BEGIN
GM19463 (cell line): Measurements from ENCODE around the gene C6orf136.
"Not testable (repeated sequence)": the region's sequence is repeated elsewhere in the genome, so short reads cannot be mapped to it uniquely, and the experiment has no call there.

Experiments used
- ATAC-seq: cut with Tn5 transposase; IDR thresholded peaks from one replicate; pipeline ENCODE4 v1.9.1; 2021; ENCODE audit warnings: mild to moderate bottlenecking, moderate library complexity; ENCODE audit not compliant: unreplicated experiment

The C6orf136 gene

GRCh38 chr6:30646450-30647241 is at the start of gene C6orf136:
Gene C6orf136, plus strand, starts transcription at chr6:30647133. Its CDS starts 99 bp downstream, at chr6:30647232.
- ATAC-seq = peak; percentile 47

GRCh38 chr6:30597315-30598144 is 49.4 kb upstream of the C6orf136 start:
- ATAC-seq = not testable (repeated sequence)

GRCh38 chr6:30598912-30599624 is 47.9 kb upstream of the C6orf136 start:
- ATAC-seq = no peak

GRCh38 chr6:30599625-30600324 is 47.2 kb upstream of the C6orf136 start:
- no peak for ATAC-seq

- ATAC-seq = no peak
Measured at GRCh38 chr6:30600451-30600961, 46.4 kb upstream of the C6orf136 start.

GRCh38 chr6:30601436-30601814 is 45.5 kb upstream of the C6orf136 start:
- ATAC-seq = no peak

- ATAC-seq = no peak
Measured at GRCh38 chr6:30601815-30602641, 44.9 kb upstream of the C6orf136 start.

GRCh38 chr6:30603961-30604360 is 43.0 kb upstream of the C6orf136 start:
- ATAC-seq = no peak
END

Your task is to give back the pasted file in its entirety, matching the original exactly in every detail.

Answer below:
GM19463 (cell line): Measurements from ENCODE around the gene C6orf136.
"Not testable (repeated sequence)": the region's sequence is repeated elsewhere in the genome, so short reads cannot be mapped to it uniquely, and the experiment has no call there.

Experiments used
- ATAC-seq: cut with Tn5 transposase; IDR thresholded peaks from one replicate; pipeline ENCODE4 v1.9.1; 2021; ENCODE audit warnings: mild to moderate bottlenecking, moderate library complexity; ENCODE audit not compliant: unreplicated experiment

The C6orf136 gene

GRCh38 chr6:30646450-30647241 is at the start of gene C6orf136:
Gene C6orf136, plus strand, starts transcription at chr6:30647133. Its CDS starts 99 bp downstream, at chr6:30647232.
- ATAC-seq = peak; percentile 47

GRCh38 chr6:30597315-30598144 is 49.4 kb upstream of the C6orf136 start:
- ATAC-seq = not testable (repeated sequence)

GRCh38 chr6:30598912-30599624 is 47.9 kb upstream of the C6orf136 start:
- ATAC-seq = no peak

GRCh38 chr6:30599625-30600324 is 47.2 kb upstream of the C6orf136 start:
- no peak for ATAC-seq

- ATAC-seq = no peak
Measured at GRCh38 chr6:30600451-30600961, 46.4 kb upstream of the C6orf136 start.

GRCh38 chr6:30601436-30601814 is 45.5 kb upstream of the C6orf136 start:
- ATAC-seq = no peak

- ATAC-seq = no peak
Measured at GRCh38 chr6:30601815-30602641, 44.9 kb upstream of the C6orf136 start.

GRCh38 chr6:30603961-30604360 is 43.0 kb upstream of the C6orf136 start:
- ATAC-seq = no peak